The first numbers are in, and Lionsgate is heading into a very good weekend.
"The Hunger Games: Catching Fire" grossed more than $25 million at the domestic box office on Thursday night—up 28 percent from the Thursday debut of the first film. And the film's international debut was even stronger—$32 million—in most markets more than double that of the first "Hunger Games" international debut.
This puts the second installment in the popular franchise well on its way to grossing as much as $170 million, which would be the biggest opening weekend ever for a 2-D film, and the second-biggest opening weekend ever for any film, including 3-D. Fandango reported that "Catching Fire" is the highest advance-ticket seller of the year, responsible for 92 percent of the tickets sold for this weekend.
"Given the increased star power of Jennifer Lawrence over the last 18 months and an 8 p.m. start time Thursday night in most theaters, it would not be surprising if the film exceeded our $170 million weekend forecast," MKM Partners analyst Eric Handler wrote in a note Friday morning.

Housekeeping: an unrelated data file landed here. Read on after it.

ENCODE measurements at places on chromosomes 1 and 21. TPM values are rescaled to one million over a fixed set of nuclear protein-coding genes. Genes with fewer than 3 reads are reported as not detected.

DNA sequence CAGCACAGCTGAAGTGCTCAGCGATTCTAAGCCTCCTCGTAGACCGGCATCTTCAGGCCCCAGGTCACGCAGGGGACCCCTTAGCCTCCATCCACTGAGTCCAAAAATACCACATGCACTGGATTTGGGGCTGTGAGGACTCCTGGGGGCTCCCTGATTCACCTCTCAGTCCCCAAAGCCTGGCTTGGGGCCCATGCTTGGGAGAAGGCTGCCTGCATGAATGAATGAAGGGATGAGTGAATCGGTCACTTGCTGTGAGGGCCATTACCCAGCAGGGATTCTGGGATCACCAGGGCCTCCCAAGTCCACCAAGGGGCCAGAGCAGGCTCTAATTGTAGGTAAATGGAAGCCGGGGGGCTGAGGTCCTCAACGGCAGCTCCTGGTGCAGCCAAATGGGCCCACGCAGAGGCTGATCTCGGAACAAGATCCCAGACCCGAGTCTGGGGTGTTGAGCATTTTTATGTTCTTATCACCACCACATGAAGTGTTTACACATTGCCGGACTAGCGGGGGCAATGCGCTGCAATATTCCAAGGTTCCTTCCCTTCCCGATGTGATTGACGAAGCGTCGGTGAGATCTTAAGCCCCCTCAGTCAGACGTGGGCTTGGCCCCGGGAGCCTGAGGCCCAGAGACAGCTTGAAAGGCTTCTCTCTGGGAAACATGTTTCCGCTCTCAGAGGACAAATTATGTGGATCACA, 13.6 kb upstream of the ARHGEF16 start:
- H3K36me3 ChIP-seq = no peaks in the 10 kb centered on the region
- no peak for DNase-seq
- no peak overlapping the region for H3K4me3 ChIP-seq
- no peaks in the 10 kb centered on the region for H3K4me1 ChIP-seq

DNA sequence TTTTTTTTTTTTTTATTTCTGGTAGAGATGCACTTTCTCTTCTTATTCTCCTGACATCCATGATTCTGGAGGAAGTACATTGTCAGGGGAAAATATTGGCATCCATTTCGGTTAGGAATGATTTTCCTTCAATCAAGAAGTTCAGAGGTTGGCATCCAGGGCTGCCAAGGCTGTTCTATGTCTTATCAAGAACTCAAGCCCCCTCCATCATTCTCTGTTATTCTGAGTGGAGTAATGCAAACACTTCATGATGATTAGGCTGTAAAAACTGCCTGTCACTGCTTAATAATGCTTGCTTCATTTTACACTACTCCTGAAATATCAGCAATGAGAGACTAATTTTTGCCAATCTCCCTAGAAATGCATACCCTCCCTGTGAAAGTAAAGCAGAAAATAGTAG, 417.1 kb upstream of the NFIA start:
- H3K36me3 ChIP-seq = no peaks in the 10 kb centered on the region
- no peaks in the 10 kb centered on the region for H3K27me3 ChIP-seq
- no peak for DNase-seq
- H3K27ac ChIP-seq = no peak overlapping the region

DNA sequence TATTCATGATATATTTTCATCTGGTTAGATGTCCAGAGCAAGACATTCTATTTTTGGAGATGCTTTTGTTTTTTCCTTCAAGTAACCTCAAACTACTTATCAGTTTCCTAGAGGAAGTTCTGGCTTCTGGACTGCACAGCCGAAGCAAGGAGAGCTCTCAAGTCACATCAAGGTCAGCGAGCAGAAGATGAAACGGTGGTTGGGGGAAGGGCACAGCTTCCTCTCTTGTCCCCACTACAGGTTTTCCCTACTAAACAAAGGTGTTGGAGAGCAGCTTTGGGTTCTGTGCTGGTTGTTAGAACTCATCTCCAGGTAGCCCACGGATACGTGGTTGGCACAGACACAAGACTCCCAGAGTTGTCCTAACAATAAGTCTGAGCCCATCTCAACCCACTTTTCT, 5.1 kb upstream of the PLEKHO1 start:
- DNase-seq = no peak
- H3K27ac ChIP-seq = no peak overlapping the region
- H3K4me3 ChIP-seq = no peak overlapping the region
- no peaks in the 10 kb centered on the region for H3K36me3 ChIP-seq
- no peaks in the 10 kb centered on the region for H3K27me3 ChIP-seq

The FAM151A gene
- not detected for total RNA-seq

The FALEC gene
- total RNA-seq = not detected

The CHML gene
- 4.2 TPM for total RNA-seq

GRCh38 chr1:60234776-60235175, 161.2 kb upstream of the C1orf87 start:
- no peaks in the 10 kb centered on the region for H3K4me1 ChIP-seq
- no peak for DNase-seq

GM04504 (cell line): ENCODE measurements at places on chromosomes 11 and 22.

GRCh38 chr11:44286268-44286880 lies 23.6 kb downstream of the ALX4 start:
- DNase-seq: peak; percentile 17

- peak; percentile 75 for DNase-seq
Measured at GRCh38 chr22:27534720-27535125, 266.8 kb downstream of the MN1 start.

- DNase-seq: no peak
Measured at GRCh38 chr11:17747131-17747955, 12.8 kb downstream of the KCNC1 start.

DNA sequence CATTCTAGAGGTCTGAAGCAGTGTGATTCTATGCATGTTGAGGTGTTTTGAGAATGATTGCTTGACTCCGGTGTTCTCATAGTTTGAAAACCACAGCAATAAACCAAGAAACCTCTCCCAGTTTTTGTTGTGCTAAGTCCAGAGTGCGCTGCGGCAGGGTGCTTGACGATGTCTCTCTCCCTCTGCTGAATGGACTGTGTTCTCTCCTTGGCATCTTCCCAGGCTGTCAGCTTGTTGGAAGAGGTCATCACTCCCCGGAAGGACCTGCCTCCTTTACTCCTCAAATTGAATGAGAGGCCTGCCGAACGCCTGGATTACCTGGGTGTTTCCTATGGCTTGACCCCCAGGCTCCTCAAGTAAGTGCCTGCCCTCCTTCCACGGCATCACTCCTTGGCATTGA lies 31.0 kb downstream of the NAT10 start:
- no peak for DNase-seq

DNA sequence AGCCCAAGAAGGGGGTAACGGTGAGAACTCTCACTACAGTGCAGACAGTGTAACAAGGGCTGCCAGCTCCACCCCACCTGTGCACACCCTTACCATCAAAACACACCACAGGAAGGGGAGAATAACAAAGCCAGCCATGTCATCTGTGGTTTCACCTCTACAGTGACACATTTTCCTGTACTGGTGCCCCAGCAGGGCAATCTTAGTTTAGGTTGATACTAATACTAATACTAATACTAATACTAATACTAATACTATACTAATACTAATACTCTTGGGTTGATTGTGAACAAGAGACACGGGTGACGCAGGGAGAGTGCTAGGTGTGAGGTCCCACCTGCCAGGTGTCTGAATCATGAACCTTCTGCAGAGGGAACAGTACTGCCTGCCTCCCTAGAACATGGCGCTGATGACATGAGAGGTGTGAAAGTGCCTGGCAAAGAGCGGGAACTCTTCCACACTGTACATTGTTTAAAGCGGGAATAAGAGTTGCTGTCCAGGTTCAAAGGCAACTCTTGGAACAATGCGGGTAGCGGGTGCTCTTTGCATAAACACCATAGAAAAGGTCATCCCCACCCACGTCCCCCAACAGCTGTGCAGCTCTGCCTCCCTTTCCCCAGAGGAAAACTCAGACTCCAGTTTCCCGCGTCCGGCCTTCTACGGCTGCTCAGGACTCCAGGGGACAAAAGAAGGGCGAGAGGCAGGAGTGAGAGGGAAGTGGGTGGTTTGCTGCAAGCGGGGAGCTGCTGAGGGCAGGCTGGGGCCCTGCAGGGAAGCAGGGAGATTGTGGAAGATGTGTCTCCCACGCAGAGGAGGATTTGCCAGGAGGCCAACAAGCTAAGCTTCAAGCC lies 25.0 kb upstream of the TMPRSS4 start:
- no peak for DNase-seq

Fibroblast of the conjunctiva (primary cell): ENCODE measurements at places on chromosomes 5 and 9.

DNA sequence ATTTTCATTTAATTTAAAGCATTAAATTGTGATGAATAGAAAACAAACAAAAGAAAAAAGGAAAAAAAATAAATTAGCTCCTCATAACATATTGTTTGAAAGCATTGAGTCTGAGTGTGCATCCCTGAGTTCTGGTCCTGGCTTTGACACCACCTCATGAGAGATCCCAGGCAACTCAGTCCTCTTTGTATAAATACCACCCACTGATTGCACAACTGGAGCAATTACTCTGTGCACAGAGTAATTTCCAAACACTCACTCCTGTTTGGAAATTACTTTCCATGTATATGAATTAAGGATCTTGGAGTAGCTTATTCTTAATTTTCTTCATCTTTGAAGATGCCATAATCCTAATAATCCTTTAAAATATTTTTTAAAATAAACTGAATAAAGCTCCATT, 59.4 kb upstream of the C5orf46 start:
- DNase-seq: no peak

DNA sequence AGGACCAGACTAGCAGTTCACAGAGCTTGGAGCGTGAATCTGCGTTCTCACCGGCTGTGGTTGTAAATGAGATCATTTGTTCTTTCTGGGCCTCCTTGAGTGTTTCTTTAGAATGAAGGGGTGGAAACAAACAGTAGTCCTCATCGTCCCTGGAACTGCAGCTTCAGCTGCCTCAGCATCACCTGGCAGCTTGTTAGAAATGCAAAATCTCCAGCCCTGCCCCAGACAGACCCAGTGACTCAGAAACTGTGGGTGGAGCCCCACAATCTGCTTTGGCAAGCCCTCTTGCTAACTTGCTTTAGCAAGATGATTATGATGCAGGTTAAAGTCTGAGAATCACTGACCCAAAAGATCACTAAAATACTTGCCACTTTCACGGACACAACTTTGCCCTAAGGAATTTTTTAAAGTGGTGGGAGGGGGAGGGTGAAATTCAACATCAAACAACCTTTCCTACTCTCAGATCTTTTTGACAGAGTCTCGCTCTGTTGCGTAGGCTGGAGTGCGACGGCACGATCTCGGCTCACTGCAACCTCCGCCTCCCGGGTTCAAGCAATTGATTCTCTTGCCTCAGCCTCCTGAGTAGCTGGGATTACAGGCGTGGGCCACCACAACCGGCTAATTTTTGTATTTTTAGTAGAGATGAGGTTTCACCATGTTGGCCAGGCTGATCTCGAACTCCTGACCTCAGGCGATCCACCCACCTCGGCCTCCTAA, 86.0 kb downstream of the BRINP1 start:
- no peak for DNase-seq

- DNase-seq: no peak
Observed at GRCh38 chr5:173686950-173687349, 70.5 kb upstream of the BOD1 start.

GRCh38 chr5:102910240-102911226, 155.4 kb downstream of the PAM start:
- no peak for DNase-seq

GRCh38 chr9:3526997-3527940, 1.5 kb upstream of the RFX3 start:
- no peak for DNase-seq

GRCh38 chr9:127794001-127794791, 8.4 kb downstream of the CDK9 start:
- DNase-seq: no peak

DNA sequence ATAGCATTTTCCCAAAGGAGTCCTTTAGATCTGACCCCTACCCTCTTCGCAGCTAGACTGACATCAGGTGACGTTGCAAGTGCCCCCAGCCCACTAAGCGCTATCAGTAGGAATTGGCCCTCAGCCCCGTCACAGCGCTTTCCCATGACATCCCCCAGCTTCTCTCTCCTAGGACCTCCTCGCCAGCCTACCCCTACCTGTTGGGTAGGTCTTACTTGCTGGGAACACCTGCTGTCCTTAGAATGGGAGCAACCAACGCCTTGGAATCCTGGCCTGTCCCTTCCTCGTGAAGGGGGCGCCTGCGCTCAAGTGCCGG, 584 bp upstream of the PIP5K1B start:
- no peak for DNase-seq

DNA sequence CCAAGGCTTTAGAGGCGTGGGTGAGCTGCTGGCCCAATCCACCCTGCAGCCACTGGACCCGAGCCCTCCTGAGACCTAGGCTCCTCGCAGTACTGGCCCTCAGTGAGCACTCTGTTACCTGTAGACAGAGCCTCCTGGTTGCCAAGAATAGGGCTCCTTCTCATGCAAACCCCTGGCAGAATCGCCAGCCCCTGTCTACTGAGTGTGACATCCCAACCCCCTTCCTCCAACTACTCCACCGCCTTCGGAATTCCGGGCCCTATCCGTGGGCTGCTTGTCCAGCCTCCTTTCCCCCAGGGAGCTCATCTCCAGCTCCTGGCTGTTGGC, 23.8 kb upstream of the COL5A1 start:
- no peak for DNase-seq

This bodes well for the film to far surpass the $700 million Lionsgate brought in for the first "Hunger Games." Where this film should really perform better is overseas, thanks to Oscar-winning Lawrence's star power, and higher awareness of the films and the books they're based on.
Analysts expect "Catching Fire" to bring in as much as $400 million from the overseas box office, which is more than $100 million than the last film.
The more successful the film, the better it bodes for Lionsgate—it has two more "Hunger Games" films in the works, cleverly splitting the third and final book into two films. And the more successful the "Hunger Games" franchise, the easier it will be for Lionsgate to launch more films in the same genre, like "Divergent," which hits theaters in March.
(Related video: Lionsgate's executive talks Hunger Games' sequel)
There's also potential money to be made from licensing deals around "Hunger Games." Product licensing not only generates additional revenue—traditionally studios take about 10 percent of gross sales, but movie licensing deals also help boost the profile of a film, often acting as free advertising. "Catching Fire" has an eclectic group of deals, from a Subway Siracha sandwich melt (interpreting the "Hunger" in the title loosely).
On the other end of the spectrum there are $8 "Hunger Games" Vosges Haut-Chocolat bars with flavors inspired by the characters and districts. There's also an exclusive partnership with online luxury retiler Net-A-Porter, with high-end clothes and accessories.
—By CNBC's Julia Boorstin. Follow her on Twitter: